Suspended between the state’s nebulous budget and its need to nail down plans for the next school year, the board at its Tuesday meeting forged ahead to adopt a 2011-12 spending plan.
The budget, as announced at a , calls for no new cuts in fall, even if the state ends up axing education funding in last-minute budget wrangling. The district will tap into reserves to avoid cuts next year.
“It’s really a wait and see mode,” said Laurie Harden, assistant superintendent and the district’s finance manager.
She added that this is familiar territory for schools, as they're required to adopt a budget by July 1. So is the state. But, especially in recent years, this deadline has been ignored in down-to-the-wire manoeuvring.
Whenever the state budget is adopted, and school funding is certain, the Albany can revisit its budget.
This is highly likely, Harden said, calling the budget “a snapshot in time.”
“As the school year progresses the state budget will be adopted and the variables will undoubtedly change,” she wrote in her budget report.
The budget projects $32.5 million in revenue from all sources, including per student state funding, parcel taxes and state lottery income.
Expenses are projected at $33.3 million.
The difference of $917,000 will be covered by the district’s reserve, drawing it down to $4.1 million, or 12 percent of the budget.
The district is required by the state to maintain a 3 percent reserve for emergencies. Schools in the state average an 11 percent reserve, Hardin said.
The budget doesn’t include contributions from community funds such as , the and , which are used to help fill gaps.
For budget details, including a three-year projection, see the report on the school district’s website. (Warning: It takes a long time to open.)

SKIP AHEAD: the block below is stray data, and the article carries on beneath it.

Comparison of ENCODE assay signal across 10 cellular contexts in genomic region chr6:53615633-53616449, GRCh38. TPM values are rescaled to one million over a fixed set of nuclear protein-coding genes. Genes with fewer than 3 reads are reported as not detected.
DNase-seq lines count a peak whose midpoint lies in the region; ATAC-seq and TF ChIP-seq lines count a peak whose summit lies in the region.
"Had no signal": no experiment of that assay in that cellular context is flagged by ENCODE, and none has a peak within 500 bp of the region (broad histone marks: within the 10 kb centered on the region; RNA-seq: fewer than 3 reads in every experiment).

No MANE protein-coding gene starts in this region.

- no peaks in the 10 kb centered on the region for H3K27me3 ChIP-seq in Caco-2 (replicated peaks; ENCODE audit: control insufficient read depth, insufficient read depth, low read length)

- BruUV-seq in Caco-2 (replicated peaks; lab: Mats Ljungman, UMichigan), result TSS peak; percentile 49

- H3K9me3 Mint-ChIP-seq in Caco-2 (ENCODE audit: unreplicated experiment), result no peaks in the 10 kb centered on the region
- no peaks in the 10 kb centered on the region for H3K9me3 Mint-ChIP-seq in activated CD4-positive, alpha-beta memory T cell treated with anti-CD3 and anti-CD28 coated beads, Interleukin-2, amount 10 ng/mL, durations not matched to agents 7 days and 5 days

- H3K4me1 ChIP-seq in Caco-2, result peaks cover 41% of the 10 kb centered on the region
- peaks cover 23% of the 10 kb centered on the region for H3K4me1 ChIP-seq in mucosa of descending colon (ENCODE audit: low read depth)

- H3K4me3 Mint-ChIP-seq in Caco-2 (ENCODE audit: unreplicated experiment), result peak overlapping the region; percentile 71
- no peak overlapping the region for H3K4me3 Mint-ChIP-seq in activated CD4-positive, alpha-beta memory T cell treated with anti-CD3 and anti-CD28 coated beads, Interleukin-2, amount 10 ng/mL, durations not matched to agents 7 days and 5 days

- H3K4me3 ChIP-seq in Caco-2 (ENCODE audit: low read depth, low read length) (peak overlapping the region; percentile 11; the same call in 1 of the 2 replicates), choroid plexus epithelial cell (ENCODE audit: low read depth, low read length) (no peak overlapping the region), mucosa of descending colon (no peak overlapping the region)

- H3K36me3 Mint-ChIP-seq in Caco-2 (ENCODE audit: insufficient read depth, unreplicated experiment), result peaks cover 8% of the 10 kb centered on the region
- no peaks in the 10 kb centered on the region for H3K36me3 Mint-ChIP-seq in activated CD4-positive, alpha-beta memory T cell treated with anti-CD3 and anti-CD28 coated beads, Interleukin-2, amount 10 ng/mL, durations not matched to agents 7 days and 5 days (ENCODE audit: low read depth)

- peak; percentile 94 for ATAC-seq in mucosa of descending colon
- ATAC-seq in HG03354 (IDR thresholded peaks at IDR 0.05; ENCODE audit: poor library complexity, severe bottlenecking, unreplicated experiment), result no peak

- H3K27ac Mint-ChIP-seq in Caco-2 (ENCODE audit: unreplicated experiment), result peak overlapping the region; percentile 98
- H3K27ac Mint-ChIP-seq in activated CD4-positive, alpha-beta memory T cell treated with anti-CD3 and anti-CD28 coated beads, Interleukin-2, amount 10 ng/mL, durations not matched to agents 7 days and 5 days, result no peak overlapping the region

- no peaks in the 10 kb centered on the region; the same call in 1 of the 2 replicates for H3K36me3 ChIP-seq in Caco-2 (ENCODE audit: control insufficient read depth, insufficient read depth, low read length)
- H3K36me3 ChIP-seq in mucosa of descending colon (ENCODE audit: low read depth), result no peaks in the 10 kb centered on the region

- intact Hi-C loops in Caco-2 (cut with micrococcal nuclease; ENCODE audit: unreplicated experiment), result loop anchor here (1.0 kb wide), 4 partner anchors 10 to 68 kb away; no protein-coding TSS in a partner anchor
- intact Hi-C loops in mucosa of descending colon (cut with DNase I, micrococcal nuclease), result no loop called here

Good and bad budget highlights
At the board meeting, Harden highlighted what she considers the good and bad budget news.
- Optimism that the state will spare cuts to public education
- Albany, unlike 60 percent of schools in the state, hasn’t reduced school days to save money
- Not furlough days or benefit/salary reductions for staff
- Healthy reserves allow planning time if more cuts are necessary
- Uncertainty around state tax extensions
- Late state budget could mean mid-year school cuts
- Local parcel tax dollars needed to support core programs, with Measure J expiring in 2014
- Federal stimulus one-time funds end in 2011-12. In Albany, stimulus was used for staff salaries.
Harden also pointed out that the is restructuring to be self-supporting, including repaying a $500,000 2010-11 loan from the district; the school cafeteria program is self-supporting; and it’s too soon to know if are helping it become self-supporting—a district goal for the program to survive.
In reference to s held in spring, School Board President Pat Low thanked Harden for helping the board “listen to the community” in deciding to use reserves during this time of budget unknowns.
Are you a state budget watcher, or happy to let others decipher what's going on in Sacramento? Tell us in the comments.
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